As part of efforts to combat cross-border tax evasion, it appears that Turkey has yet to provide Germany with any financial information. This means that the individuals concerned still have the opportunity to submit a voluntary declaration.

There are now more than 100 countries participating in the automatic exchange of (financial) information (AEOI), including one of the more recent signatories, Turkey. The plan was for the financial information of individuals living in Germany with an account in Turkey to be reported to the German tax authorities by the end of 2020. Yet, according to media sources, this information has not been forthcoming to date. We at the commercial law firm MTR Rechtsanwälte note that this means individuals who are liable to pay tax in Germany and who have untaxed income located in an account in Turkey are still able to submit a voluntary declaration for tax evasion.

The details transmitted as part of the automatic exchange of information include the taxpayer’s name, address, birthday, account number, and tax identification number. The account balance as well as any income from capital is also disclosed to the tax authorities. This allows the authorities to check whether any tax that is due on the income has in fact been duly paid, or whether illicit earnings are being harbored in foreign accounts.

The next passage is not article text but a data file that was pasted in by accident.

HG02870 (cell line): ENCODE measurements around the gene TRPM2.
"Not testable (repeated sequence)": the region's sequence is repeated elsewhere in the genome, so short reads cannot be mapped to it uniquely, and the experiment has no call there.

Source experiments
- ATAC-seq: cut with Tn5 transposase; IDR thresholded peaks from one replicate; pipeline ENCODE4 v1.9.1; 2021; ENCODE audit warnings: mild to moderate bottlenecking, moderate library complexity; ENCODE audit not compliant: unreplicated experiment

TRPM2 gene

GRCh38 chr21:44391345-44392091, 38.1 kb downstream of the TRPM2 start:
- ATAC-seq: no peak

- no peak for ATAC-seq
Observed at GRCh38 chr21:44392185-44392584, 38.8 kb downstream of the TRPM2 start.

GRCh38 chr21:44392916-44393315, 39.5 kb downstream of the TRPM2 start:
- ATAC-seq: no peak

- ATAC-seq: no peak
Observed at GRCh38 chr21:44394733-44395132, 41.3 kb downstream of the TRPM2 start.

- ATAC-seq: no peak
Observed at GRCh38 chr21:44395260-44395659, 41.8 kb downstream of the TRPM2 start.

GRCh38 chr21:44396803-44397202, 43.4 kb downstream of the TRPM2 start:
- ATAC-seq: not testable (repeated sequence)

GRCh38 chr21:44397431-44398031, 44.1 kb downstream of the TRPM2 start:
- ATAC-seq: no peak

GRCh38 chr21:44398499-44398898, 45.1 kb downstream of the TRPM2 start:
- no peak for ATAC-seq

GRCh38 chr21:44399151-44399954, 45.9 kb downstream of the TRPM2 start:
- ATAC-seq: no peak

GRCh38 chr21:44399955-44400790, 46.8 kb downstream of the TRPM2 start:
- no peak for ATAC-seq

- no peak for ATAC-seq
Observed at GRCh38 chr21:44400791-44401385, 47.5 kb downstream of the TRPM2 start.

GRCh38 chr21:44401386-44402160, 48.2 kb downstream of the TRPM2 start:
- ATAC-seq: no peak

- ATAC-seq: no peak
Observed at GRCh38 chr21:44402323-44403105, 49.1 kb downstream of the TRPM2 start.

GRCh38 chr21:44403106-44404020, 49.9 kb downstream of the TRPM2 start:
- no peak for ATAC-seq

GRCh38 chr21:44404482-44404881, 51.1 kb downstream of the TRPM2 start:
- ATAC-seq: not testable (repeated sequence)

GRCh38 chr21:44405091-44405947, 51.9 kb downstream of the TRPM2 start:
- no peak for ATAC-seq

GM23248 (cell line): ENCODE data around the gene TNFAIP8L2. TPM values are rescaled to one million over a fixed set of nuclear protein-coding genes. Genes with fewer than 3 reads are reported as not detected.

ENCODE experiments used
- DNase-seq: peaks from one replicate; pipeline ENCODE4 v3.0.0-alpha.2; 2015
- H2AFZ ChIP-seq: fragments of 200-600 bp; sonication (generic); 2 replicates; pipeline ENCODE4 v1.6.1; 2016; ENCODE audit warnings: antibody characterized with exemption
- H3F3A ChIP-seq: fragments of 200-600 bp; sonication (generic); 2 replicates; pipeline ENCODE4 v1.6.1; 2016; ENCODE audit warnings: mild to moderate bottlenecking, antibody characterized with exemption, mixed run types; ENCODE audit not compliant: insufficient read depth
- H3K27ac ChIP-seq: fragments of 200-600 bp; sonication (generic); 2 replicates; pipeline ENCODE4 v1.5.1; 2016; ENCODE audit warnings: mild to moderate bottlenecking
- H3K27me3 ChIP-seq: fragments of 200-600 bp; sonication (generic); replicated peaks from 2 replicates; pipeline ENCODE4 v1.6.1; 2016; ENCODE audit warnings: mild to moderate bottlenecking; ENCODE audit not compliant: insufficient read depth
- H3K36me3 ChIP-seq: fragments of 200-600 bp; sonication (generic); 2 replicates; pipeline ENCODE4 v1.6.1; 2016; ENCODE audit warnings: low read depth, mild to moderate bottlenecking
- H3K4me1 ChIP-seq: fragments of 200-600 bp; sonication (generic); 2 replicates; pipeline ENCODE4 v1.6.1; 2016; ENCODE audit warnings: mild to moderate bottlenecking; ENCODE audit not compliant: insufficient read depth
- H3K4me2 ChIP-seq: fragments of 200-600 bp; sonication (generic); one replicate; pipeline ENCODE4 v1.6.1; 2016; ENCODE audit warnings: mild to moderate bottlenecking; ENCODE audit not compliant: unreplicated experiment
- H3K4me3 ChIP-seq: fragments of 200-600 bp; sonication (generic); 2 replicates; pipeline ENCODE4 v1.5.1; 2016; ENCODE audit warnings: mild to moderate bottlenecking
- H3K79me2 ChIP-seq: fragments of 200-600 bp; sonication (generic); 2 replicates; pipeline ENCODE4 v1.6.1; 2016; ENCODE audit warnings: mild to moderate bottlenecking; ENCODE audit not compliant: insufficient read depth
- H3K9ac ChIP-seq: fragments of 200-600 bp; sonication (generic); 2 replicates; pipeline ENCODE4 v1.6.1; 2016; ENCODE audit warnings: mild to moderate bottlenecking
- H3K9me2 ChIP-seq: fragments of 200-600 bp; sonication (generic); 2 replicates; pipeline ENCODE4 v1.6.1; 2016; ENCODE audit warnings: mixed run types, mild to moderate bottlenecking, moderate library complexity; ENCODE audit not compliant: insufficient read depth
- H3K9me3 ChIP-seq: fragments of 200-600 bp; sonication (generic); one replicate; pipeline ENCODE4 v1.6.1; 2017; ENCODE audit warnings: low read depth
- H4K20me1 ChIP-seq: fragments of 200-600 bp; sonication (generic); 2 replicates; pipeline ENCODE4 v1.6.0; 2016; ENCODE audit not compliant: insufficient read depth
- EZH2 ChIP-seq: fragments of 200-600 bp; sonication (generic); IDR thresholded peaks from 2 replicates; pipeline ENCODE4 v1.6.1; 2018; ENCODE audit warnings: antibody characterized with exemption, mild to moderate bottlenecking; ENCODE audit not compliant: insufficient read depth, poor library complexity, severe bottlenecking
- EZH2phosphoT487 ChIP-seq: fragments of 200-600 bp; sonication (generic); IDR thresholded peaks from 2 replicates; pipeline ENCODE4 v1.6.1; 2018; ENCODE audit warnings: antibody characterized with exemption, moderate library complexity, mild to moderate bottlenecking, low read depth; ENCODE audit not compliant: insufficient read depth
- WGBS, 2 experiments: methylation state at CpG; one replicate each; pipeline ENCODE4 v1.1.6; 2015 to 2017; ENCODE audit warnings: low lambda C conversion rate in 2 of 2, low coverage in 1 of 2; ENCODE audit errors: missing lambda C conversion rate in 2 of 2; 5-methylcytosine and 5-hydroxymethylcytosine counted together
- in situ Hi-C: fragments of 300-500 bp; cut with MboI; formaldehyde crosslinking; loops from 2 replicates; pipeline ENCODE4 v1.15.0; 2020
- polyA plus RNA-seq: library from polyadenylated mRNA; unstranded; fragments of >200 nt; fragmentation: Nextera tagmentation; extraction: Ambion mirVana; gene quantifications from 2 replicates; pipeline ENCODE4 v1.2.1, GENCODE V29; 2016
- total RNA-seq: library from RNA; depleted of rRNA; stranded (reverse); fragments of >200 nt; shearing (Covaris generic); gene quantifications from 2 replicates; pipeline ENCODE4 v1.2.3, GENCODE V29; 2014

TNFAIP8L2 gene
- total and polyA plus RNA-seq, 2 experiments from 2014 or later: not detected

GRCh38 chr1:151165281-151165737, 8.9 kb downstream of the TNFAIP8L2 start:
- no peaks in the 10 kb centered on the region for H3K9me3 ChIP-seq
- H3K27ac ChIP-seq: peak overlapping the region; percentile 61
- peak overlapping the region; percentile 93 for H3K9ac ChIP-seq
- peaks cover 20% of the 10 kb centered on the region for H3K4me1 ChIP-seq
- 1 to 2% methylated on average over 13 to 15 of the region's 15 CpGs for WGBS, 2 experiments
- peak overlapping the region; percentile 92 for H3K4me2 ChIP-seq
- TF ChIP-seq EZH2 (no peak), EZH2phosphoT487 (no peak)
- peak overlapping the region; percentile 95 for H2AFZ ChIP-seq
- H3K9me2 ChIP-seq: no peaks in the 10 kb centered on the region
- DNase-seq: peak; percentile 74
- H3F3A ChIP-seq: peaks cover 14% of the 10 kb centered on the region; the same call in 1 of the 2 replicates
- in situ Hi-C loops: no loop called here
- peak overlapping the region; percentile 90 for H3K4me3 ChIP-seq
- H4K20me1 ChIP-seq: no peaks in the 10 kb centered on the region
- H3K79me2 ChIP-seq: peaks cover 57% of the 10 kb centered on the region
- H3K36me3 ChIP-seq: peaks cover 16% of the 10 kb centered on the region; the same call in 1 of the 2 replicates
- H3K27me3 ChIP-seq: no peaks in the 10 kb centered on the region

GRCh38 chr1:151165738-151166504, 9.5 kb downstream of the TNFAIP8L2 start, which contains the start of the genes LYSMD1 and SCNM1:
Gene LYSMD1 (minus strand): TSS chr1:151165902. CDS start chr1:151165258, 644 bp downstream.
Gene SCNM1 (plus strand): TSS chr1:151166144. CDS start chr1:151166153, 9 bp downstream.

The reasons behind Turkey’s failure to date to transfer the information to Germany as planned are unknown. However, the issue is not whether Turkey will transfer the financial information to the German tax authorities but when this will occur. Taxpayers living in Germany who have untaxed income deposited in accounts in Turkey can still use this time to submit a voluntary declaration for tax evasion in order to obtain an exemption from punishment.

That being said, those concerned should not delay taking action any longer. Voluntary disclosure can only lead to an exemption from punishment if the declaration is submitted on time, i.e. before the tax evasion is discovered by the authorities. The declaration also needs to be complete and include all the information from the previous ten years that is relevant from a tax perspective.

This can quickly prove to be too much for a layperson to handle, with even minor errors resulting in a failure to obtain an exemption from punishment and instead giving rise to a fine or custodial sentence.

Your best bet is to turn to lawyers with experience in the field of tax law who know what information needs to be included in the voluntary declaration for it to be capable of leading to an exemption from punishment.

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